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James (Thor) Westvick Thorsell



James (Thor) Westvick Thorsell
December 5, 1940 – August 30, 2023

James (Thor) Westvick Thorsell was born to Arnold E. and Irene (Westvick) Thorsell on December 5, 1940 in Wetaskiwin, Alberta, and grew up in Edmonton. Thor passed away on August 30, 2023 at Rockyview Hospital in Calgary with friends and family at his side.

Thor’s passion for adventure, as well as his unwavering integrity and dedication to conservation directed his career. He held a B.Sc. from the U of Alberta, a M.A. from Western University, and a Ph.D. with a specialization in parks management from UBC.

In 1967, Thor completed one of the first backcountry user surveys for Parks Canada, A Trail Use Survey: Banff and Yoho National Park. His survey inspired Brian Patton and Bart Robinson’s first edition of the Canadian Rockies Trail Guide -- to which Thor also contributed – and informed his proposal for the Great Divide Trail that eventually spanned National Parks in Alberta and British Columbia. His love of the Rockies also led him into a brief foray as co-owner of Storm Mountain Lodge, along with his good friends Glenn Sather and Graham MacDonald.

Ultimately, the pursuit of further adventures sent him far beyond Canada. After completing a Ph.D. with a specialization in parks management from UBC in 1971, Thor went on to work internationally as a researcher, project manager, lecturer and trainer, supporting efforts that inspired the next generation of protected area managers from Dominica to Tanzania. In 1983, he joined the International Union for the Conservation of Nature (IUCN) as Head of the IUCN Protected Areas Programme, and later headed the World Heritage Programme for 15 years. Throughout his 20 year career with IUCN, Thor contributed to field missions in over 800 protected areas in 90 countries and conducted 150 natural site evaluations. In a recent tribute to Thor, UNESCO Director of World Heritage Lazare Eloundou Assomo highlighted “the immense contribution he made to the safeguarding and conservation of our shared natural heritage – notably through his pioneering systematic approaches to monitoring and evaluation processes of newly nominated natural World Heritage sites”. After retirement, he continued to serve as IUCN Senior Advisor and a Member of the IUCN World Heritage Panel.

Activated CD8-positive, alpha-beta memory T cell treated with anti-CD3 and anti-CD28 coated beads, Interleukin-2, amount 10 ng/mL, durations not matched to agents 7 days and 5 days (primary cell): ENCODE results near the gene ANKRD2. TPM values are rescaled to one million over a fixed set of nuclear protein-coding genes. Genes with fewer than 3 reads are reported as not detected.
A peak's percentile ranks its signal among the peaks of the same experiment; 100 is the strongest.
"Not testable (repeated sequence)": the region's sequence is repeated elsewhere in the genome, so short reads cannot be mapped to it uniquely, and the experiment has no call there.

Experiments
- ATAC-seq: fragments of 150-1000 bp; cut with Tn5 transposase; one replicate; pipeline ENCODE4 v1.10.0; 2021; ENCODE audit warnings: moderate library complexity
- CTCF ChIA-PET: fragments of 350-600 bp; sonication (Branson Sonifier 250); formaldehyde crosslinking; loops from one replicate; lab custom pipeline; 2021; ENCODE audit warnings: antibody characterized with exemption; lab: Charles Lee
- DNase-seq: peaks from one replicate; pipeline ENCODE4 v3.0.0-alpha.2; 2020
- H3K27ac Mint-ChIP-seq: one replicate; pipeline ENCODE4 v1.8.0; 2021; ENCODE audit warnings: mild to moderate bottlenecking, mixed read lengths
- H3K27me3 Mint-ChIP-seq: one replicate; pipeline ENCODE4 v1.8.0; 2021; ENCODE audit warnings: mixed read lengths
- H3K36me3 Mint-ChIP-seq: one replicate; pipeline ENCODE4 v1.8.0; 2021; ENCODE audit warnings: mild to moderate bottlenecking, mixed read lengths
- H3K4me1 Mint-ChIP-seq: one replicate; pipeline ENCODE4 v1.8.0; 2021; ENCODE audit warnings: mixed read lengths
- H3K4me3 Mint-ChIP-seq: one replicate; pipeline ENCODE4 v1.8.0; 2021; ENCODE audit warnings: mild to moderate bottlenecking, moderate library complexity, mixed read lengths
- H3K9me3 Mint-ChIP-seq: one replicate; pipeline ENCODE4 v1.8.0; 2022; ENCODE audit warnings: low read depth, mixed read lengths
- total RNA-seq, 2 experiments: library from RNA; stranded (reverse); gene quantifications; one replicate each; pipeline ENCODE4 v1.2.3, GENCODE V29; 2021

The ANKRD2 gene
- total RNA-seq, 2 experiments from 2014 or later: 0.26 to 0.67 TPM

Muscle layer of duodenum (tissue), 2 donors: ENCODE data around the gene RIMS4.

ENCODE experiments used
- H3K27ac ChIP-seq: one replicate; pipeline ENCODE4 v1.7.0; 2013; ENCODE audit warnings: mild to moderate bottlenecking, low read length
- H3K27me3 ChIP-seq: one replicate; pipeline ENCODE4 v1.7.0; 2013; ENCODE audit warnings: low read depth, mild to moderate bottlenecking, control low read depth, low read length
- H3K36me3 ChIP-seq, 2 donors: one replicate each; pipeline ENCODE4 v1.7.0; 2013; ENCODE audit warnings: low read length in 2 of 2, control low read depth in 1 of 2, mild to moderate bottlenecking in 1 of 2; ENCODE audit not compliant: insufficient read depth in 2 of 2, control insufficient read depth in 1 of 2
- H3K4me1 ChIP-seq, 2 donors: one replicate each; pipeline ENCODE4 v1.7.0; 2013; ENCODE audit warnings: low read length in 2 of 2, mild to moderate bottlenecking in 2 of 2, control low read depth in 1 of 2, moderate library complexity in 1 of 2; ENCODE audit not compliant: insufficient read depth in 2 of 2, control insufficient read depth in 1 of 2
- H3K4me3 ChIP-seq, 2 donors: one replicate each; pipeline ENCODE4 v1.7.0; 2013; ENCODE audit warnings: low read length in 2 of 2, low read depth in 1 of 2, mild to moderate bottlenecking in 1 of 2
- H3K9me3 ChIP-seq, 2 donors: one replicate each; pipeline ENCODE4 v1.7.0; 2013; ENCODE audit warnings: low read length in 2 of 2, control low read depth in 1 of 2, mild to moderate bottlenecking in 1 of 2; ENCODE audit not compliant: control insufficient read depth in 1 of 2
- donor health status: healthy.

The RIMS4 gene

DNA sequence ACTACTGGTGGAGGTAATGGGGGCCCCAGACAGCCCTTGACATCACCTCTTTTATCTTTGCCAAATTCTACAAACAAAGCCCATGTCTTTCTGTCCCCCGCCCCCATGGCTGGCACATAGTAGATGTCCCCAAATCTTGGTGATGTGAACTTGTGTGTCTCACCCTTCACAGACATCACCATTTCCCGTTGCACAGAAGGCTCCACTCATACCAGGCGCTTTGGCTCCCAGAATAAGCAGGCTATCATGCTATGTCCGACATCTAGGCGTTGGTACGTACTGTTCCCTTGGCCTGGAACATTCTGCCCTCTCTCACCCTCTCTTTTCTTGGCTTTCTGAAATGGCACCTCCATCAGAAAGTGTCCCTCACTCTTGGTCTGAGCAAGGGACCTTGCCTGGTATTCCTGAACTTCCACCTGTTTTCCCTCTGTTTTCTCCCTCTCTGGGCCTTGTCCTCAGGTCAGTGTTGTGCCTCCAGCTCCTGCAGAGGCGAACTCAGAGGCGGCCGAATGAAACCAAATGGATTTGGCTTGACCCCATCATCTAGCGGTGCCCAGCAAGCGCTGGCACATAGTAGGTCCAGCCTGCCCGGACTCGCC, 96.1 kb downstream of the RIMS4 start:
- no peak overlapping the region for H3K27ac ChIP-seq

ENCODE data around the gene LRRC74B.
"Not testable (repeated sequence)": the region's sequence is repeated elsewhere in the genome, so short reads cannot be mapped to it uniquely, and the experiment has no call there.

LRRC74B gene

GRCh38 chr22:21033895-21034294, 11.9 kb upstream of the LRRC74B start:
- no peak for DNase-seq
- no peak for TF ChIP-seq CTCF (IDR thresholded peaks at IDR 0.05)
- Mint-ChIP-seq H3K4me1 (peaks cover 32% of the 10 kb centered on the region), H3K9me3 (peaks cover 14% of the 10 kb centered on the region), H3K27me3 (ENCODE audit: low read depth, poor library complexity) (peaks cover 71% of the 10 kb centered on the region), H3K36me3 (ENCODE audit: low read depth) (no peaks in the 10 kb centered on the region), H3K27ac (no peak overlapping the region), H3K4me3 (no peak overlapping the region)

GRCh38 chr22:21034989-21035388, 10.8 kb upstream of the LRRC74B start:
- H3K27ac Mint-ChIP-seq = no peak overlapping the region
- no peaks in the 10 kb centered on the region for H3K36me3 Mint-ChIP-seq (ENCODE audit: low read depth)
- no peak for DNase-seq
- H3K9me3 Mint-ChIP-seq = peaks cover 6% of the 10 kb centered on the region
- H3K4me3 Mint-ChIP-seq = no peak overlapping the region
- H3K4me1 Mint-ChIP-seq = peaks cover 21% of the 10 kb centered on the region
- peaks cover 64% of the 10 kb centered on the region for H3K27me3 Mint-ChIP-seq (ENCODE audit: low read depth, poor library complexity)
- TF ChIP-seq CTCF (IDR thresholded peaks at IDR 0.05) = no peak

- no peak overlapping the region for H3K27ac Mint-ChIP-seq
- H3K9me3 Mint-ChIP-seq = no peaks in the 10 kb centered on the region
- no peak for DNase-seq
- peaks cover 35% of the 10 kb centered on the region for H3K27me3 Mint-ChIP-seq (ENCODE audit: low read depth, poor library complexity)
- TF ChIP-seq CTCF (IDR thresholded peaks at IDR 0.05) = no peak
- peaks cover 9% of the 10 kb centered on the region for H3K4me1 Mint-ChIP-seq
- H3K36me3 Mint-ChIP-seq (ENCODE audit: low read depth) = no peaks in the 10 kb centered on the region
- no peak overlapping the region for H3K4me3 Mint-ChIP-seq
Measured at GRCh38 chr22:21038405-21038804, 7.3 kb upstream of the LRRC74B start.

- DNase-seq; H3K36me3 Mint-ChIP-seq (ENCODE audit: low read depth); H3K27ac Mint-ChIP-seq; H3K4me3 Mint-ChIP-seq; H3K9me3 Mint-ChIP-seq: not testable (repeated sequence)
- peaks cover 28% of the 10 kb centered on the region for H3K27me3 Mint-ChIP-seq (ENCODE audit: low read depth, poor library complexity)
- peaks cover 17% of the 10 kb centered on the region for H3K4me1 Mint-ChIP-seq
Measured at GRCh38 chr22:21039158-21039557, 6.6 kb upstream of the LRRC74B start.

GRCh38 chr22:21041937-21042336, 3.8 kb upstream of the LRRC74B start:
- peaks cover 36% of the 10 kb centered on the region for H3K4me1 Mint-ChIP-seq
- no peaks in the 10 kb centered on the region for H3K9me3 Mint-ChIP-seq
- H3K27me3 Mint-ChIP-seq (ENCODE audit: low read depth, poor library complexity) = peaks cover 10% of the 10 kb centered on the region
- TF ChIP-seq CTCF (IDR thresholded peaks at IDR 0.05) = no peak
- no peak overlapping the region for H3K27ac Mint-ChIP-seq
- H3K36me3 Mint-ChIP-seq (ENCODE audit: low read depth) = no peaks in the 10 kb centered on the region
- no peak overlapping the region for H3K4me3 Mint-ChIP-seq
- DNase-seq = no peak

By 2000, Thor had returned to Banff, where he met Nancy Knechtel. Their shared interest in travel, hiking and enjoying life together led them to remote regions of China, Antarctica, Patagonia, Galapagos, Europe, Australia and New Zealand. Thor and Nancy eventually shifted to winter in Mexico, first in Ajijic and later in Loreto Bay, Baja. In summer, they split their time between Banff and their cabin on the edge of the Columbia Wetlands where they enjoyed countless evenings birdwatching from the balcony in the company of friends.

In his final years, Thor continued to pursue biking, hiking and many other activities, enjoying the company of friends and family. Alzheimer’s wore away his independence, yet he still recollected his many adventures and his love for his partner, Nancy Knechtel, who passed away in 2020.

He will be remembered for his boundless energy, wicked sense of humour, love of the outdoors, unwavering integrity and dedication to conservation, and his warmth as a friend and colleague.

Thor is survived by his brother William Thorsell, sister Corinne Thorsell, and nieces Joanna and Christa Couture, as well as Nancy’s daughters Anya and Kirsten Knechtel.

We wish to thank Thor’s network of family, friends and caregivers for their support, as well as the Rockyview Hospital staff for their care. Special thanks to Lyle Wilson for his ongoing efforts.

In lieu of flowers, please consider a donation in memory of Thor to the conservation or environmental organization of your choice. As per Thor’s request, a gathering of close friends and family will be held.